Date of Award
Master of Arts in Psychology
Nicole H. Weiss
Non-suicidal self-injury (NSSI) is a serious public health concern that can be understood within an emotion dysregulation framework. The current study adds to the literature by utilizing a micro-longitudinal study design and advanced statistical modeling to test the bidirectional associations between emotion dysregulation and NSSI, as well as the moderating effect of posttraumatic stress symptoms (PTSS). Participants were 131 sexual assault survivors with a history of NSSI (Mage = 35.54; 65.6% female; 81.7% white) recruited from the community who self-reported on symptoms of negative and positive emotion dysregulation, NSSI, and PTSS. Findings provided valuable information on the nuanced relation between emotion dysregulation and NSSI, highlighting the impact that NSSI may have on subsequent abilities to effectively down-regulate negative emotions. Furthermore, results detected a moderating influence of increased PTSS on between-individual differences in elevated NSSI and negative emotion dysregulation, as well as within-individual increases in NSSI over time. Information from this study may be useful for future research and intervention development.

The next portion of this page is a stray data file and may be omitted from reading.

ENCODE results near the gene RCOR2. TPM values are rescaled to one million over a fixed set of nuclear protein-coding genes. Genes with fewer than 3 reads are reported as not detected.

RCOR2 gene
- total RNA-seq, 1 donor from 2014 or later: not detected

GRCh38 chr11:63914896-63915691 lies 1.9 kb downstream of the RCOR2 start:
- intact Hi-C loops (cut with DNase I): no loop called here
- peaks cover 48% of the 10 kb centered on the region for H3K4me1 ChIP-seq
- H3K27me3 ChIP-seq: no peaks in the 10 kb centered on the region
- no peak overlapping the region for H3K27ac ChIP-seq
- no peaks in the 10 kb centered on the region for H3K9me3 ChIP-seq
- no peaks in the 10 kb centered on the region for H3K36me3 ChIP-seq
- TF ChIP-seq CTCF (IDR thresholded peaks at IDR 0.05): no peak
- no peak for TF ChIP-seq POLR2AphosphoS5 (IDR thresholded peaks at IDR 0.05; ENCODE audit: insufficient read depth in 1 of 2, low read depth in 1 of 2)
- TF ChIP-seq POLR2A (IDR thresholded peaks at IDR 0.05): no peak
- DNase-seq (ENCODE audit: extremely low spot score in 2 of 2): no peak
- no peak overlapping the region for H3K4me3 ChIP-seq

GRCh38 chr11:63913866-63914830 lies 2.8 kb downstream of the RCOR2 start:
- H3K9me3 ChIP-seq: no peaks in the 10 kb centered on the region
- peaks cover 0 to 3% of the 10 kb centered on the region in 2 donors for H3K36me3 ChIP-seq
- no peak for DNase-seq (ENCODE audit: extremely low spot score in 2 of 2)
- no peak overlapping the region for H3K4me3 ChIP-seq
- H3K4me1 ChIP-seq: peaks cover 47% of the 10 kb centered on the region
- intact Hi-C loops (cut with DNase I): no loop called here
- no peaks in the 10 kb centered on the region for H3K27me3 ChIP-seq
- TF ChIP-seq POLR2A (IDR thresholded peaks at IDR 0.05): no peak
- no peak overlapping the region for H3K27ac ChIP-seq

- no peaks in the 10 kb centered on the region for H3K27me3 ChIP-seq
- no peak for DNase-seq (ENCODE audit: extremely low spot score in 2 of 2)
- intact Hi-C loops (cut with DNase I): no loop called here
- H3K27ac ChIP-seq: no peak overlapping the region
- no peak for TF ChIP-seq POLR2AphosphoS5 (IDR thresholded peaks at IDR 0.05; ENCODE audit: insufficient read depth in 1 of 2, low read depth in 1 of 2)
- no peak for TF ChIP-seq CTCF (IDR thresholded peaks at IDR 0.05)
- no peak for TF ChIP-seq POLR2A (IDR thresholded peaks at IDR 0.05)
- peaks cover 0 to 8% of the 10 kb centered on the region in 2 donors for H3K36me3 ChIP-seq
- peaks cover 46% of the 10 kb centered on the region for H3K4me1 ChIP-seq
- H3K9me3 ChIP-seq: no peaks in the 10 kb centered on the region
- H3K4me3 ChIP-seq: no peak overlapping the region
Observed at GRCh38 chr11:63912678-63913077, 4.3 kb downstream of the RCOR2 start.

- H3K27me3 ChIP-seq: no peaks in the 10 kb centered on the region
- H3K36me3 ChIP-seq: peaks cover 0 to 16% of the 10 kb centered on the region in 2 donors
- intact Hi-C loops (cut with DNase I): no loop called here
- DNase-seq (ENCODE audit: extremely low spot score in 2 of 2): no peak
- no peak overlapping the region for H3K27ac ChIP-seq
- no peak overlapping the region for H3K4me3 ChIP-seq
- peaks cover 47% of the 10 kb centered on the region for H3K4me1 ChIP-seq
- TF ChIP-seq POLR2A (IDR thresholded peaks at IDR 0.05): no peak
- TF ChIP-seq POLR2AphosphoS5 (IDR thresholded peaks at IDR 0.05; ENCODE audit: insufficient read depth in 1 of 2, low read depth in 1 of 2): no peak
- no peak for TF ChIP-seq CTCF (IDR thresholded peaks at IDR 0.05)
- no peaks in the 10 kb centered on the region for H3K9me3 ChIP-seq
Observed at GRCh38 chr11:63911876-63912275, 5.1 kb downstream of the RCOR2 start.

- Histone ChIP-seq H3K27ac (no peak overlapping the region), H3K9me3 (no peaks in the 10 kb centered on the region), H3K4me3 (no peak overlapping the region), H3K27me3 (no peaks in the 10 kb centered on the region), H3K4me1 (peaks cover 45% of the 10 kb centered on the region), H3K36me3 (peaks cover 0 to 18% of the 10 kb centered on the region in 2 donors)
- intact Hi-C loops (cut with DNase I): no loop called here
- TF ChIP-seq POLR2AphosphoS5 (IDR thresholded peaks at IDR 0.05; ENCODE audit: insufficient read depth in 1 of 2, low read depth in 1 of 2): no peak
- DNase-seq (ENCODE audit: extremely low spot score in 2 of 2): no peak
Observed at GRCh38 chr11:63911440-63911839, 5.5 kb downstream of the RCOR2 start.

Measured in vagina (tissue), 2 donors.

Raudales, Alexa, "EMOTION DYSREGULATION IN NON-SUICIDAL SELF-INJURY FOLLOWING POSTTRAUMATIC STRESS SYMPTOMS" (2021). Open Access Master's Theses. Paper 1929.